A Quiet Passion: Reviews of the Emily Dickinson Film
A Quiet Passion, the film biopic of beloved Emily Dickinson’s life was released in April of 2017 to nearly unanimous glowing reviews. Directed by Terence Davies and starring Cynthia Nixon in the title role, here are snippets from the top reviewers — interestingly, more of the critics who fell in love with this film are men. So it’s not just a “woman’s movie.” If you’re a literature lover, don’t miss this film — it’s a true gem.
A Quiet Passion Explores the Contradictions of Poet Emily Dickinson’s Life
In “A Quiet Passion,” the period-drama veteran Terence Davies (“Sunset Song,” “The House of Mirth”) turns his attention to poet Emily Dickinson. The prolific writer may not have had the most cinematic existence — she spent most of her days holed up inside her childhood home — but that doesn’t lessen of the impact of this tribute to Dickinson’s genius, which is by turns funny, tragic and thrilling. Read the rest of Stephanie Merry’s review in The Washington Post.
A Quiet Passion Poetically Captures Emily Dickinson
New England in the mid-19th century was a literary hothouse, overgrown with wild and exotic talents. That Emily Dickinson was among the most dazzling of these is not disputable, but to say that she was obscure in her own time would exaggerate her celebrity. A handful of her poems appeared in print while she was alive (she died in 1886, at 55), but she preferred private rituals of publication, carefully writing out her verses and sewing them into booklets.
Though she had no interest in fame, Dickinson was anything but an amateur scribbler, approaching her craft with unstinting discipline and tackling mighty themes of death, time and eternity. She remains a paradoxical writer: vividly present on the page but at the same time persistently elusive. The more familiar you are with her work, the stranger she becomes. Read the rest of A.O. Scott’s review in The New York Times.
A Quiet Passion Is a Biopic Told With Poetic Scope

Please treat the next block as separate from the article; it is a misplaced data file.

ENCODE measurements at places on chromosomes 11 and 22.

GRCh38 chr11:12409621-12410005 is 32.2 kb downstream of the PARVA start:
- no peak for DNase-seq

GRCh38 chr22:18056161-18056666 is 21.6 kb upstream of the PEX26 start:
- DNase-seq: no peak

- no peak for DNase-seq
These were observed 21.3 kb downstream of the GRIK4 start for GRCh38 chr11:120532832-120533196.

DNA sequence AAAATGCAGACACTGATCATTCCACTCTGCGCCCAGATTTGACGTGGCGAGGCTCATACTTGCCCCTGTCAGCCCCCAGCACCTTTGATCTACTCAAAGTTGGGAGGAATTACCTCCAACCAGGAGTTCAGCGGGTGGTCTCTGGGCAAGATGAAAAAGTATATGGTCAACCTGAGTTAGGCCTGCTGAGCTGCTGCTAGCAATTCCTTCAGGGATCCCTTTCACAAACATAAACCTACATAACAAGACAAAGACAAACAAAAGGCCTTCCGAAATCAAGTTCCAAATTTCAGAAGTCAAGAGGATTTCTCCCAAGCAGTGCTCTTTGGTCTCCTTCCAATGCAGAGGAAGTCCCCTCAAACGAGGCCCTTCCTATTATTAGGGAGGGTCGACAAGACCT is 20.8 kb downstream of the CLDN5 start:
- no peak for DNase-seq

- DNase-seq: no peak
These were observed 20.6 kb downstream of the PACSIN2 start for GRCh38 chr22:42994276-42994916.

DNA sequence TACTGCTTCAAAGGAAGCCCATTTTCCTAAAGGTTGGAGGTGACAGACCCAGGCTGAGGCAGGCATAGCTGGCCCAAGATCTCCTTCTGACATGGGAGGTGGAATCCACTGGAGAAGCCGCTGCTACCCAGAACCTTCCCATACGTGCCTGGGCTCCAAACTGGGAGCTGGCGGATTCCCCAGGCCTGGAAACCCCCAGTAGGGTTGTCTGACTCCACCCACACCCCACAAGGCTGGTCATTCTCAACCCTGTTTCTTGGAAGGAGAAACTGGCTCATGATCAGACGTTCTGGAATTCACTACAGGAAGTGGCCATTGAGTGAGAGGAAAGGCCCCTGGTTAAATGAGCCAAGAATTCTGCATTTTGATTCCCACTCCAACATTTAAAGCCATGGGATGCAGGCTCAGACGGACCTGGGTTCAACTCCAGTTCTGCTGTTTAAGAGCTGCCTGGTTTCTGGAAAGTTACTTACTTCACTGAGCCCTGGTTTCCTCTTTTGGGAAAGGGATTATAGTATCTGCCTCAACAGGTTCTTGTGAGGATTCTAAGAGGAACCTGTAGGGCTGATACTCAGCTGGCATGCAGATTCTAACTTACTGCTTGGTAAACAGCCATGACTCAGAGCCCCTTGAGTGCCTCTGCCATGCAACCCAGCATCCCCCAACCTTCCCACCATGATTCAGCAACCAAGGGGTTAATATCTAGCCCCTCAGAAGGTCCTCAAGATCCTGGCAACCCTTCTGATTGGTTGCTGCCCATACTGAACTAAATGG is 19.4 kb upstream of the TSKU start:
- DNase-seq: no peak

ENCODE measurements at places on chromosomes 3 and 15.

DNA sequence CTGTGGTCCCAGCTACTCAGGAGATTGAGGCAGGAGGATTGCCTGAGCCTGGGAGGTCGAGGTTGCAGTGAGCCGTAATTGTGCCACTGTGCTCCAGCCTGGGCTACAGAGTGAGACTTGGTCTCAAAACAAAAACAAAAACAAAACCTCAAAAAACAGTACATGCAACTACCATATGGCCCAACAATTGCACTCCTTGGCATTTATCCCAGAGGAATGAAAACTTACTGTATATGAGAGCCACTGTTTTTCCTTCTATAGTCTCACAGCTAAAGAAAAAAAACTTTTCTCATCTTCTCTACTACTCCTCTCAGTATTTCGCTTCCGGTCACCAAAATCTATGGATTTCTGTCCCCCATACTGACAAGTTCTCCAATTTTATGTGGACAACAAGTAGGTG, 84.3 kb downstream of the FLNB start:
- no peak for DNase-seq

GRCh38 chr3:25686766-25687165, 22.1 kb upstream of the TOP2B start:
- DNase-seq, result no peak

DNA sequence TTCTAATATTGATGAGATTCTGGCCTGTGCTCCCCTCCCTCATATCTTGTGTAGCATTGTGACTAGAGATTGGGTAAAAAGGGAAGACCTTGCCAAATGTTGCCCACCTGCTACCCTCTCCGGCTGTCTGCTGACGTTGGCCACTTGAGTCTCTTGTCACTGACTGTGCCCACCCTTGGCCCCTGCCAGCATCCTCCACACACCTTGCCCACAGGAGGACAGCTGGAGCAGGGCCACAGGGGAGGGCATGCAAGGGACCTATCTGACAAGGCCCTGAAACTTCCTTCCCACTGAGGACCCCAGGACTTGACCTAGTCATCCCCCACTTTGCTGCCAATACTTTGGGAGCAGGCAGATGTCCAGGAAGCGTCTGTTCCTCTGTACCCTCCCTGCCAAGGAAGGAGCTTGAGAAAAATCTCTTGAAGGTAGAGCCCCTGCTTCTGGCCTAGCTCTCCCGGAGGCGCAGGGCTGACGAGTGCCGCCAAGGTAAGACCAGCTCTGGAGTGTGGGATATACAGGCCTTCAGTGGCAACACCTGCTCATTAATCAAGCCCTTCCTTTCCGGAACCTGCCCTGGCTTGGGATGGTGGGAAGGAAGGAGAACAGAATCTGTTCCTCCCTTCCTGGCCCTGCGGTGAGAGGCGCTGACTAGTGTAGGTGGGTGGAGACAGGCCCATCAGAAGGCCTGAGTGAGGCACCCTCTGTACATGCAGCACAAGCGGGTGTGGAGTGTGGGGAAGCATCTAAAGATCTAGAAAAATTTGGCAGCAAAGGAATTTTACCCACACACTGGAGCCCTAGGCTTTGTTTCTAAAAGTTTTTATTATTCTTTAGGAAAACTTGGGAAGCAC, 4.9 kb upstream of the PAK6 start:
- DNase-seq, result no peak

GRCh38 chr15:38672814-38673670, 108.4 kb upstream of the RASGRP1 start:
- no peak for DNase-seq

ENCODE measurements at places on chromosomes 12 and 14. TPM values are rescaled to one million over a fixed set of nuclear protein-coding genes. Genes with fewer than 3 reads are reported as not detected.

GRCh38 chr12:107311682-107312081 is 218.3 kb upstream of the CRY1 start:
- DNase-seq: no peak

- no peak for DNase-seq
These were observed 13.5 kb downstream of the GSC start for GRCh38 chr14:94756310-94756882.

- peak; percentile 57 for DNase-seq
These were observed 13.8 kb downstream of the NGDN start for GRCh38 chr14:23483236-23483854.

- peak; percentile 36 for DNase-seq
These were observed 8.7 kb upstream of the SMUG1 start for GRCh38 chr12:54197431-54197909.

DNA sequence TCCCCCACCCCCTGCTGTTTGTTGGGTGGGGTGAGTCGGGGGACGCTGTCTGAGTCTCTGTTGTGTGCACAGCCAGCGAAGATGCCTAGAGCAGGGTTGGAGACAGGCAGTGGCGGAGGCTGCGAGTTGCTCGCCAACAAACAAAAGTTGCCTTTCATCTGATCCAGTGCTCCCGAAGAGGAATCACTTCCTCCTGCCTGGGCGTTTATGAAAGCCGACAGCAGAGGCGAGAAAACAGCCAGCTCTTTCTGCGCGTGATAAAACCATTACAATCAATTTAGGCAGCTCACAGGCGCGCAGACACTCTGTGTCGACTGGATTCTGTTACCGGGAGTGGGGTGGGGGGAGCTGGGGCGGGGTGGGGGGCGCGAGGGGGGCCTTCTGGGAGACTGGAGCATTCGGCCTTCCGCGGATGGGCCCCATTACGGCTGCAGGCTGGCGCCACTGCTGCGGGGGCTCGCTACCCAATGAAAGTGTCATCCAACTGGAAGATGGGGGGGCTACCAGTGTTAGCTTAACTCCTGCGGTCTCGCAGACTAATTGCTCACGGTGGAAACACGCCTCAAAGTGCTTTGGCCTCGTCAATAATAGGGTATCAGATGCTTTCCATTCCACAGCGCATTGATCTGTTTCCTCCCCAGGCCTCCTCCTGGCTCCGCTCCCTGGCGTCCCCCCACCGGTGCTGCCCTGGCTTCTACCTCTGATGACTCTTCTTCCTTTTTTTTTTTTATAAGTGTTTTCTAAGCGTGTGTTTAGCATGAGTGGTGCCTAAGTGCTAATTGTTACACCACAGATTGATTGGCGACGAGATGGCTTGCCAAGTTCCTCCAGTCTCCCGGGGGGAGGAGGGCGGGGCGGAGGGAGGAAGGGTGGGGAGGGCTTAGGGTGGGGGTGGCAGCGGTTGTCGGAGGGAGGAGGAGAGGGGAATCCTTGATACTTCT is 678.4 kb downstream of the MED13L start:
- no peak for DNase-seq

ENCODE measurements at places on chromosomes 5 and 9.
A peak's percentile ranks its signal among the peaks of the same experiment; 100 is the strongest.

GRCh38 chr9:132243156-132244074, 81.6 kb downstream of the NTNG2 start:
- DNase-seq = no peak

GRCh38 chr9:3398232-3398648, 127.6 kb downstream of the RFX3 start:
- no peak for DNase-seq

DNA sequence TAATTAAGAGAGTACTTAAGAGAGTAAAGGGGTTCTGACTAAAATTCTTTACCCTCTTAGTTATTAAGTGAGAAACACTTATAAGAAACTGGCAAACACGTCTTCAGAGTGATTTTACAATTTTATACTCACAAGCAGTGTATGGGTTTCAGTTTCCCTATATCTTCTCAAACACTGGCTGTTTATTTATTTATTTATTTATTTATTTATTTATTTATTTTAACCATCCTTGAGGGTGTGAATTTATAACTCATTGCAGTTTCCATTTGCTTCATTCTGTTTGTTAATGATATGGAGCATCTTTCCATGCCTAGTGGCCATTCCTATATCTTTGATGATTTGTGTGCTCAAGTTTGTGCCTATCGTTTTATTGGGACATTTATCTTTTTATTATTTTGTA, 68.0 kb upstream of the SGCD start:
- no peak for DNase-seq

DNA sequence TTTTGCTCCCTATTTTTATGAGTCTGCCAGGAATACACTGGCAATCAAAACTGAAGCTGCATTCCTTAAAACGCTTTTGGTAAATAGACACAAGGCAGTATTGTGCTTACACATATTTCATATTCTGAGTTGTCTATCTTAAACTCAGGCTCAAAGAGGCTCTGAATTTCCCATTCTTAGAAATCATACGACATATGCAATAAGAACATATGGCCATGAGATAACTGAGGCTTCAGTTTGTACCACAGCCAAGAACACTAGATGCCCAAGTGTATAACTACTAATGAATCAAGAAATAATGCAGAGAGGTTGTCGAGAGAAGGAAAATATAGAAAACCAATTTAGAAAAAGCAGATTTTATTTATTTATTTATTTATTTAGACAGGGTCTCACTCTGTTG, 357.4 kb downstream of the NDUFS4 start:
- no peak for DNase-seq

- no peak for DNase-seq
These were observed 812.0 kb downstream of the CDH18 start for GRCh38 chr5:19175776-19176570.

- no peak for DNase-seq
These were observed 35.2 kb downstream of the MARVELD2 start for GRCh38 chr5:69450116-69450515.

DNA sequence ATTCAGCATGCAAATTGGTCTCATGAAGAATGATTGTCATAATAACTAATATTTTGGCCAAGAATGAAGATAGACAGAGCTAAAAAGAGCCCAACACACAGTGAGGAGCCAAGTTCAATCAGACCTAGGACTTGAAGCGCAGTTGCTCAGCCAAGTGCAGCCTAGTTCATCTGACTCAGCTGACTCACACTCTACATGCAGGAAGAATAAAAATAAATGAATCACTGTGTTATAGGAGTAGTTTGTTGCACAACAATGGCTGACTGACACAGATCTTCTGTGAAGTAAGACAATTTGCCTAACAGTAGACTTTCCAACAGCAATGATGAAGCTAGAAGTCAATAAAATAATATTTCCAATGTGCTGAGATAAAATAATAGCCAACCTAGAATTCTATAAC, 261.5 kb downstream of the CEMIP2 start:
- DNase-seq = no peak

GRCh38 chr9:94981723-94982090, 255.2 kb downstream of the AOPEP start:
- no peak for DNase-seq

Leave it to an intimate biopic of the reclusive 19th-century poet Emily Dickinson to feature the most powerful special effect of the year. The first 20 minutes of A Quiet Passion follow Dickinson as a teenager, played by Emma Bell; she attends a Christian boarding school at which she is not exactly impudent, but certainly eager to challenge and pick apart any dictum her teachers throw at her. She writes with fervor, attends the opera with her family, and astonishes her disapproving aunt with her untamed intellectual curiosity. “I shall pray for you all,” her aunt tuts upon leaving the homestead. “And remember, keep atheism at bay, and watch the clock that ticks for us all.” Read the rest of David Sims’ review in The Atlantic.
A Masterly Emily Dickinson Movie
Last week, while writing in the magazine about the New York première (at Lincoln Center) of the British director Terence Davies’s superb new film, Sunset Song, I added that the meticulous filmmaker, who is now seventy, is picking up the pace of production, having already completed another feature, A Quiet Passion, a biopic about Emily Dickinson, starring Cynthia Nixon. What I didn’t know at the time was that, because of fortuitous scheduling, I’d get to attend a press screening of A Quiet Passion at the Berlin Film Festival. I’m thrilled to say that it’s an absolute drop-dead masterwork. Read the rest of Richard Brody’s review in The New Yorker.
Cynthia Nixon Gives Emily Dickinson the Soul of a Poet
In this film, Cynthia Nixon has the face of someone with a secret. She plays the poet Emily Dickinson, and her face is fever-bright with irony and wit, then loneliness and fear. You can see how emotions are somehow stored in that face provisionally, being refined and saved for later – for the poetry she writes during the night. It is a face that changes as she grows older and moves along the spectrum of genius, publishing little or nothing, angry about the non-consolation of “posterity.” Terence Davies’s film and Nixon’s tremendous performance reminded me of WH Auden saying that Matthew Arnold “thrust his gift in prison till it died.” Read the rest of Peter Bradshaw’s review in The Guardian.